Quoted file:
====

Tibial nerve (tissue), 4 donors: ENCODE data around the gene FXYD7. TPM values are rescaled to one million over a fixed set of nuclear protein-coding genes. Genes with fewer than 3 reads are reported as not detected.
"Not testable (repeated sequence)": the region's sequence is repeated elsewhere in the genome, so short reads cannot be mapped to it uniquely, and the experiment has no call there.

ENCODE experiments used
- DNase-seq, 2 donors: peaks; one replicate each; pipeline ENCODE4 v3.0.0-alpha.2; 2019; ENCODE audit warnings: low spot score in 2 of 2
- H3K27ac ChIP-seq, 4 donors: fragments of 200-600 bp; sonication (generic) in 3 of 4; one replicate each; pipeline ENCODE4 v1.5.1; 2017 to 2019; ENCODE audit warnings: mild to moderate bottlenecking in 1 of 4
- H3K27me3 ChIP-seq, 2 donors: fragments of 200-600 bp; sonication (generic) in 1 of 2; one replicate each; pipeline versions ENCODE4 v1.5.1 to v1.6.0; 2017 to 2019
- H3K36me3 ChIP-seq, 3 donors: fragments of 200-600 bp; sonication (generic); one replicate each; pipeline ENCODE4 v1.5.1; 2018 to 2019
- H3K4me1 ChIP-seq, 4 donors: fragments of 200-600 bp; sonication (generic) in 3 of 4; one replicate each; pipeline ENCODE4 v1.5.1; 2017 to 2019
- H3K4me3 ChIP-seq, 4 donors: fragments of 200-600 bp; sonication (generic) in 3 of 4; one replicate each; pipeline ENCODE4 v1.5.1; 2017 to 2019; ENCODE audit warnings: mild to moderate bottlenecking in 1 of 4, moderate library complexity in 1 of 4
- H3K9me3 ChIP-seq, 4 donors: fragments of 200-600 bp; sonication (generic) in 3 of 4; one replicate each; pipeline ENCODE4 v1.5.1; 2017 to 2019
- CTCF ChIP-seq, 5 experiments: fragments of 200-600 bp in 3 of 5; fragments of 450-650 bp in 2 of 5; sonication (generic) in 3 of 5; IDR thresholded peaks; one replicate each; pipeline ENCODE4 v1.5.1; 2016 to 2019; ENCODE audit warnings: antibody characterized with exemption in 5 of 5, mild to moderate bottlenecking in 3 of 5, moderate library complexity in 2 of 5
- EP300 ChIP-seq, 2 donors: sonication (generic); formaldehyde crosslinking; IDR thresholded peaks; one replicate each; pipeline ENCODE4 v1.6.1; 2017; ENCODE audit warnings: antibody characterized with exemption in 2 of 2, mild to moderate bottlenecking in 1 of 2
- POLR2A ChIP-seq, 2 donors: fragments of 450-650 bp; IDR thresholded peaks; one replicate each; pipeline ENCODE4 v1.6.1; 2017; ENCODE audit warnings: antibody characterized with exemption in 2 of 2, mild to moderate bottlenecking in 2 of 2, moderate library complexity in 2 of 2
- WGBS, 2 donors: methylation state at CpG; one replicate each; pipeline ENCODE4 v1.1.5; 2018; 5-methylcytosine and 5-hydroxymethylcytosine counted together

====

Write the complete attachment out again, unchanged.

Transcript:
Tibial nerve (tissue), 4 donors: ENCODE data around the gene FXYD7. TPM values are rescaled to one million over a fixed set of nuclear protein-coding genes. Genes with fewer than 3 reads are reported as not detected.
"Not testable (repeated sequence)": the region's sequence is repeated elsewhere in the genome, so short reads cannot be mapped to it uniquely, and the experiment has no call there.

ENCODE experiments used
- DNase-seq, 2 donors: peaks; one replicate each; pipeline ENCODE4 v3.0.0-alpha.2; 2019; ENCODE audit warnings: low spot score in 2 of 2
- H3K27ac ChIP-seq, 4 donors: fragments of 200-600 bp; sonication (generic) in 3 of 4; one replicate each; pipeline ENCODE4 v1.5.1; 2017 to 2019; ENCODE audit warnings: mild to moderate bottlenecking in 1 of 4
- H3K27me3 ChIP-seq, 2 donors: fragments of 200-600 bp; sonication (generic) in 1 of 2; one replicate each; pipeline versions ENCODE4 v1.5.1 to v1.6.0; 2017 to 2019
- H3K36me3 ChIP-seq, 3 donors: fragments of 200-600 bp; sonication (generic); one replicate each; pipeline ENCODE4 v1.5.1; 2018 to 2019
- H3K4me1 ChIP-seq, 4 donors: fragments of 200-600 bp; sonication (generic) in 3 of 4; one replicate each; pipeline ENCODE4 v1.5.1; 2017 to 2019
- H3K4me3 ChIP-seq, 4 donors: fragments of 200-600 bp; sonication (generic) in 3 of 4; one replicate each; pipeline ENCODE4 v1.5.1; 2017 to 2019; ENCODE audit warnings: mild to moderate bottlenecking in 1 of 4, moderate library complexity in 1 of 4
- H3K9me3 ChIP-seq, 4 donors: fragments of 200-600 bp; sonication (generic) in 3 of 4; one replicate each; pipeline ENCODE4 v1.5.1; 2017 to 2019
- CTCF ChIP-seq, 5 experiments: fragments of 200-600 bp in 3 of 5; fragments of 450-650 bp in 2 of 5; sonication (generic) in 3 of 5; IDR thresholded peaks; one replicate each; pipeline ENCODE4 v1.5.1; 2016 to 2019; ENCODE audit warnings: antibody characterized with exemption in 5 of 5, mild to moderate bottlenecking in 3 of 5, moderate library complexity in 2 of 5
- EP300 ChIP-seq, 2 donors: sonication (generic); formaldehyde crosslinking; IDR thresholded peaks; one replicate each; pipeline ENCODE4 v1.6.1; 2017; ENCODE audit warnings: antibody characterized with exemption in 2 of 2, mild to moderate bottlenecking in 1 of 2
- POLR2A ChIP-seq, 2 donors: fragments of 450-650 bp; IDR thresholded peaks; one replicate each; pipeline ENCODE4 v1.6.1; 2017; ENCODE audit warnings: antibody characterized with exemption in 2 of 2, mild to moderate bottlenecking in 2 of 2, moderate library complexity in 2 of 2
- WGBS, 2 donors: methylation state at CpG; one replicate each; pipeline ENCODE4 v1.1.5; 2018; 5-methylcytosine and 5-hydroxymethylcytosine counted together